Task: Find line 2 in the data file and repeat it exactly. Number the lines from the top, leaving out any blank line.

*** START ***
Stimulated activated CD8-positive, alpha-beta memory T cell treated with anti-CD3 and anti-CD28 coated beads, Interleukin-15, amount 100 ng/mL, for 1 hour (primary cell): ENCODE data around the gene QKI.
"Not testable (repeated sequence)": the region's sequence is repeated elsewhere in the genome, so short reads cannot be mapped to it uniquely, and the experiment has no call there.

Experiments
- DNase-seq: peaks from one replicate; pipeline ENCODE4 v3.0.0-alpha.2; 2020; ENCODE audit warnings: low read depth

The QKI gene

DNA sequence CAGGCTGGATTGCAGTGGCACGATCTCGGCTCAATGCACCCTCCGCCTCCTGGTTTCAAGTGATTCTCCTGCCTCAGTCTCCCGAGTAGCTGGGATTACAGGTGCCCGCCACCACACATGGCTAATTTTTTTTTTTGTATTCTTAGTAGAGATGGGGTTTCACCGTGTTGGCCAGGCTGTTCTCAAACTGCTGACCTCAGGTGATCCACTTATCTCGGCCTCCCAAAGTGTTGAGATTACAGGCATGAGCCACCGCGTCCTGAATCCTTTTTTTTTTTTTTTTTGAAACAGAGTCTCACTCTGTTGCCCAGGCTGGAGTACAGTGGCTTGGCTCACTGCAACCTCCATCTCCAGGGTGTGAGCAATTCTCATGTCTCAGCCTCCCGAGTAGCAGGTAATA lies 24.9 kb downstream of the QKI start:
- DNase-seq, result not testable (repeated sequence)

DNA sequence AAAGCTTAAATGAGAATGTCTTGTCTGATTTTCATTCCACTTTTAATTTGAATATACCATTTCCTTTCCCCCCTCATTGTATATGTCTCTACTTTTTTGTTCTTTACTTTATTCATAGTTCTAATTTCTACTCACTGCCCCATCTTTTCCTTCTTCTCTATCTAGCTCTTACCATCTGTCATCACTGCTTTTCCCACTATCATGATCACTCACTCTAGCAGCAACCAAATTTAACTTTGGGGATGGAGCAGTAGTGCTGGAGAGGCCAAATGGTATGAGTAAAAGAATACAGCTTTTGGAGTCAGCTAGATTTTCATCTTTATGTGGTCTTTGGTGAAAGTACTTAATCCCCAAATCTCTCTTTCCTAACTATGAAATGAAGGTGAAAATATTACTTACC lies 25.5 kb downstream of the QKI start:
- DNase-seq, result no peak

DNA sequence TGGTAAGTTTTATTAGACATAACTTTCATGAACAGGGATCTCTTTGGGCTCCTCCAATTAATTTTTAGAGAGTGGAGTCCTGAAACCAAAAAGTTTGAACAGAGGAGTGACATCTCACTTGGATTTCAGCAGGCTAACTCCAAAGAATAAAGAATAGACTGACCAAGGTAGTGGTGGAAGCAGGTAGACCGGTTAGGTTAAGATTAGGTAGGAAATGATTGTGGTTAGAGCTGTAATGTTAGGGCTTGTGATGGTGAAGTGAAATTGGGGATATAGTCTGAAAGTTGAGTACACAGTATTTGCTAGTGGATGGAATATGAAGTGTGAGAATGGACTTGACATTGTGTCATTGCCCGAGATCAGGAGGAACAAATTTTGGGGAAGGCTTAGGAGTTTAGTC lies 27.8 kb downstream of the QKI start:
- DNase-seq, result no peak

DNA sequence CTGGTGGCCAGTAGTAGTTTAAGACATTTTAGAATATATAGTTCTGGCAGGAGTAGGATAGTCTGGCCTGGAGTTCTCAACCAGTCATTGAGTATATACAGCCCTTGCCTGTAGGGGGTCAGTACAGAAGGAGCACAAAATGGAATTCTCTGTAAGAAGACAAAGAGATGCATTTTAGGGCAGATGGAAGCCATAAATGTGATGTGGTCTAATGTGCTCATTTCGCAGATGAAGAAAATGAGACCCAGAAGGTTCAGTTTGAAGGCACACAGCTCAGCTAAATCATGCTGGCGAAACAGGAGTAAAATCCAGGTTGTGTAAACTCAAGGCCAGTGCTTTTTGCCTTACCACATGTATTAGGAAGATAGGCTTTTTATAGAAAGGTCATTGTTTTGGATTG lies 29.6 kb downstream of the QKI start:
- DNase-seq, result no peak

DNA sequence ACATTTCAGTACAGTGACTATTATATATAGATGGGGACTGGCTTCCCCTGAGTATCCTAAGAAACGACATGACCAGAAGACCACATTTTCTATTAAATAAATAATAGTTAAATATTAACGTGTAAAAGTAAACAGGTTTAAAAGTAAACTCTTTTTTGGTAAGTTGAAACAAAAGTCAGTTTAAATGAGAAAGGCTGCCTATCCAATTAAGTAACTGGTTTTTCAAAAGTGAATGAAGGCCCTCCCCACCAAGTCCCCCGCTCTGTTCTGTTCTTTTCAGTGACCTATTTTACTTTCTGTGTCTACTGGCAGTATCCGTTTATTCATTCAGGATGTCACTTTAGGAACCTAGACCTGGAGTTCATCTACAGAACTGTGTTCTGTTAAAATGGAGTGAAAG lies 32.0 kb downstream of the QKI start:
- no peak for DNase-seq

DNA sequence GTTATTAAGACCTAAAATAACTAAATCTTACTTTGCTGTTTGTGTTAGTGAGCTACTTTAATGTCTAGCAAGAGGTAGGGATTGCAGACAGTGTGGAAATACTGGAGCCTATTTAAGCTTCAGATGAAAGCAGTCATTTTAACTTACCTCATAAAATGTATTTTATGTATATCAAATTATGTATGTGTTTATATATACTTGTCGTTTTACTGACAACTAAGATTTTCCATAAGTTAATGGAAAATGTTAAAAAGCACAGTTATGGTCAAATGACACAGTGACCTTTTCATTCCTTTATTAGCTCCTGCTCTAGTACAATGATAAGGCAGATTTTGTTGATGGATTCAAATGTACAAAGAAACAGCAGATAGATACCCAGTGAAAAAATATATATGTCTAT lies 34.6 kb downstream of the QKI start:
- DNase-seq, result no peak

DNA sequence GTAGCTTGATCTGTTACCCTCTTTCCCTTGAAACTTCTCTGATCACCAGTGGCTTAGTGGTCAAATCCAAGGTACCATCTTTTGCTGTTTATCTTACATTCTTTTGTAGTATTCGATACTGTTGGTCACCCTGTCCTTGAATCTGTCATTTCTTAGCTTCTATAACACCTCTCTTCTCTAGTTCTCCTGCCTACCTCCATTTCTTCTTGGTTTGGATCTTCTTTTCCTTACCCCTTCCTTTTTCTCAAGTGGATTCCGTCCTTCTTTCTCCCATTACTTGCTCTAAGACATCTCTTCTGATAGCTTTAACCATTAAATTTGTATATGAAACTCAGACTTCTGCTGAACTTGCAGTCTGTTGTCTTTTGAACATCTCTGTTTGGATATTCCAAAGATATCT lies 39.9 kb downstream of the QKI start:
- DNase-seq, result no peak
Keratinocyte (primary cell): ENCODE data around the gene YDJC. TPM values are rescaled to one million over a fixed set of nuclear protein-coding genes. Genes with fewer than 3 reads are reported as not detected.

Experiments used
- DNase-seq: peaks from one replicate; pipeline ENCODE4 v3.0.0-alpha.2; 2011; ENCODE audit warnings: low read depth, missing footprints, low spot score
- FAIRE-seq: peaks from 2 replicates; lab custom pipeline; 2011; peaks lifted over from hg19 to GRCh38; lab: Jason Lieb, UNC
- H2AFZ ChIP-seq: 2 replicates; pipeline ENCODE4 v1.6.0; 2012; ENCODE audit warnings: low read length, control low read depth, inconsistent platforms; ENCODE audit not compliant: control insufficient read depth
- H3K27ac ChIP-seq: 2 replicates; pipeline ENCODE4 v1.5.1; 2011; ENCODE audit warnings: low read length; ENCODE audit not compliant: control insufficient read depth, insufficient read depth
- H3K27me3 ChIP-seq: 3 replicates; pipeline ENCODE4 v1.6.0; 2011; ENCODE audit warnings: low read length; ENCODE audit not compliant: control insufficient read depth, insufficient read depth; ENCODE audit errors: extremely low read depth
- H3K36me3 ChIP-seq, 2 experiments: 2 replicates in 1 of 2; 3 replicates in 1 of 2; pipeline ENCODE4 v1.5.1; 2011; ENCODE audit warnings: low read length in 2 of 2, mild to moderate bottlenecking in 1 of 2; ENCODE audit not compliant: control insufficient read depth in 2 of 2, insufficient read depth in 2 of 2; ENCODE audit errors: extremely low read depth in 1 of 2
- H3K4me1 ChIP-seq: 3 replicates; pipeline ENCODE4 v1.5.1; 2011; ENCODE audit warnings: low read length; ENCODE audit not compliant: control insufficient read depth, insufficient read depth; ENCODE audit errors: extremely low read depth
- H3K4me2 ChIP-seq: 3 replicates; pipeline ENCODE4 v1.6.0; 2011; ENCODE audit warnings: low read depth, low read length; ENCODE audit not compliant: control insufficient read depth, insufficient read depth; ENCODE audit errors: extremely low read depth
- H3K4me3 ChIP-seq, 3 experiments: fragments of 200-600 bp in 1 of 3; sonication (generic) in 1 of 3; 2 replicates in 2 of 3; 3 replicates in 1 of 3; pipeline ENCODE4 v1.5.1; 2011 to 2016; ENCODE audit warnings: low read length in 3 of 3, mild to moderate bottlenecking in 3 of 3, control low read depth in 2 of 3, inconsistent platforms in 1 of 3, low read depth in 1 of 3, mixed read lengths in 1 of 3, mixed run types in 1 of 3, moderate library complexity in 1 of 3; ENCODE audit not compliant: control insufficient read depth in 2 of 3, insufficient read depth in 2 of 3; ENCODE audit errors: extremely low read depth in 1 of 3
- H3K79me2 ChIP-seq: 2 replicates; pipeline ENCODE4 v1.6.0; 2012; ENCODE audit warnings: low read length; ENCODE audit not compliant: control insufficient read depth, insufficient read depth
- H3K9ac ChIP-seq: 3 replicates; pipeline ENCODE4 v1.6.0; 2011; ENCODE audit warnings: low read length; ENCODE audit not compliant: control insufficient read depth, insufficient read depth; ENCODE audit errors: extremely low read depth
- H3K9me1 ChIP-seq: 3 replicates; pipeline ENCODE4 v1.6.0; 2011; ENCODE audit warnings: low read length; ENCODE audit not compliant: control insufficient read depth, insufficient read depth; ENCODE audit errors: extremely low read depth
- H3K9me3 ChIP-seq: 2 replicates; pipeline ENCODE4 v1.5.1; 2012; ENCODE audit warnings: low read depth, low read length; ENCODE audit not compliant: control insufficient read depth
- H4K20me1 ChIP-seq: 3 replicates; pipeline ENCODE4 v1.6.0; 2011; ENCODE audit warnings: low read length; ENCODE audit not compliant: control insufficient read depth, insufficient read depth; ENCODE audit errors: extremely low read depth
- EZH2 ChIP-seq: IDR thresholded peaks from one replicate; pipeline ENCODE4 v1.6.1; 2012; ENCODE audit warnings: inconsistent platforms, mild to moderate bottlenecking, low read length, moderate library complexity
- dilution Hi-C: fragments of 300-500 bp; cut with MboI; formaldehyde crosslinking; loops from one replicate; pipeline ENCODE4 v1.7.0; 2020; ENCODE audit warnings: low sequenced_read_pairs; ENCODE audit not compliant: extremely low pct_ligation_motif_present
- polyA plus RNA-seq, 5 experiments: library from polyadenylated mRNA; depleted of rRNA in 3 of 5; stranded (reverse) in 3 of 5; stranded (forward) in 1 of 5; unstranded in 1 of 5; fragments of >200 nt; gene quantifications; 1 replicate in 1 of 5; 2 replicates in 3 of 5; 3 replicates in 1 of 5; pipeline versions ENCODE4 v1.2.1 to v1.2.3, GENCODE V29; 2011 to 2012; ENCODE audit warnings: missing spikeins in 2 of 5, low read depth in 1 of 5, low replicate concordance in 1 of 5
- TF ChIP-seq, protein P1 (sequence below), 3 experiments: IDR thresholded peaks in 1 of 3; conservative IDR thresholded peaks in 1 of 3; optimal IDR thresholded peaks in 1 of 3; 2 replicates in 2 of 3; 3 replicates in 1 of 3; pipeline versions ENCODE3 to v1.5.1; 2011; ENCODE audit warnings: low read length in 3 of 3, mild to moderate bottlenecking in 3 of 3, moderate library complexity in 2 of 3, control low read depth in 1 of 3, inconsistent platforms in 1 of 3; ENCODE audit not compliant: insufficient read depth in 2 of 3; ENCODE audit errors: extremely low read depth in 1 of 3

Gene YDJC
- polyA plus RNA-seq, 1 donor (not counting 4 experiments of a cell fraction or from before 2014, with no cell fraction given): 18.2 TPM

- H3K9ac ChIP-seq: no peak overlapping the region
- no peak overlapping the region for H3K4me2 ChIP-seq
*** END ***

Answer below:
"Not testable (repeated sequence)": the region's sequence is repeated elsewhere in the genome, so short reads cannot be mapped to it uniquely, and the experiment has no call there.